Don Livingston Speaks with Reuters for Q&A on Supreme Court’s Mach Mining Decision
Akin Gump labor and employment partner Don Livingston was interviewed by Reuters for the Q&A column “Mach Mining could impact EEOC’s ‘unlawful’ settlement demands.
Livingston, a former general counsel of the Equal Employment Opportunity Commission (EEOC), answered questions about the Supreme Court’s decision in Mach Mining v. EEOC, in which the Court ruled unanimously that Title VII of the Civil Rights Act of 1964 vests broad discretion in the EEOC to decide when to settle discrimination claims. He said the case was a win for the commission, but also opened the door to courts scrutinizing what he described as routinely unreasonable or unlawful demands during the so-called conciliation process.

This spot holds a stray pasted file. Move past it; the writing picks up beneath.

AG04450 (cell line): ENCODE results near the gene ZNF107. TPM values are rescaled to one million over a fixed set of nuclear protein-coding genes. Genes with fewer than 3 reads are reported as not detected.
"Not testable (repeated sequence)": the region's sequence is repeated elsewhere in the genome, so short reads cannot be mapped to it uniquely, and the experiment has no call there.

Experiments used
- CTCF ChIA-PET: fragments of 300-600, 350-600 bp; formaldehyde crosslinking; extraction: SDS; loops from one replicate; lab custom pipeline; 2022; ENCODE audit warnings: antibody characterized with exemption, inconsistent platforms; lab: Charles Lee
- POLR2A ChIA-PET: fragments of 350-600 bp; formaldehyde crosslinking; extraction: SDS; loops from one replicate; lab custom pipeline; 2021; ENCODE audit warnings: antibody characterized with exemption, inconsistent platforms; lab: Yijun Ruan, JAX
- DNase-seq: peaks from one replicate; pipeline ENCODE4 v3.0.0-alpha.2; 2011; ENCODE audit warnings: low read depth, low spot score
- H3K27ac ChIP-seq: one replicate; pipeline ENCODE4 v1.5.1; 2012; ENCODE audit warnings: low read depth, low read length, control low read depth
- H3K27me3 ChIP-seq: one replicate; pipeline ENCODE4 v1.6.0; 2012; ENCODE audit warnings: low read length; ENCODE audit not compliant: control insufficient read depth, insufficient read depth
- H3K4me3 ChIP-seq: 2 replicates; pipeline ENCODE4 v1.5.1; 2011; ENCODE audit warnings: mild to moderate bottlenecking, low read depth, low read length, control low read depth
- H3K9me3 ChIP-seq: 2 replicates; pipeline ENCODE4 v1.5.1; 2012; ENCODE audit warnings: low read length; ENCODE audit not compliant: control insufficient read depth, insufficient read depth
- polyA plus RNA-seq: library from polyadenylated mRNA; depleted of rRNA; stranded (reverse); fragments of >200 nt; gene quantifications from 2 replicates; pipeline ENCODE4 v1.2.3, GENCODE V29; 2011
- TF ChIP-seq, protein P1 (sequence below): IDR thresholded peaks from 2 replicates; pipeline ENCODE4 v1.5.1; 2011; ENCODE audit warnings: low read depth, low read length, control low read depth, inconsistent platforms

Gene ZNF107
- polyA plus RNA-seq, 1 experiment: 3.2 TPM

Among the other topics Livingston discussed:
- How will this play out in court when employers claim the EEOC failed to conciliate? “I could foresee under Mach Mining, where conciliation reached an impasse over an unlawful demand, the court requiring the commission to go back and make a lawful proposal. The court would stay the suit for 60 days and order the parties to try to resolve the case.”
- Could Mach Mining prompt the EEOC to be proactive and stop making these demands? “No. … I believe the agency will force companies to test the limits of Mach Mining in court.”
- Is there an open question about how far judges can go in asking for those details, given the confidentiality of conciliation? “I don’t believe the details of unlawful proposals are protected by Title VII confidentiality. … Under Mach Mining, you could see how a court might say that if EEOC is insisting the company pay for a claim it can never bring, conciliation has not really occurred (and so confidentiality doesn’t apply).”
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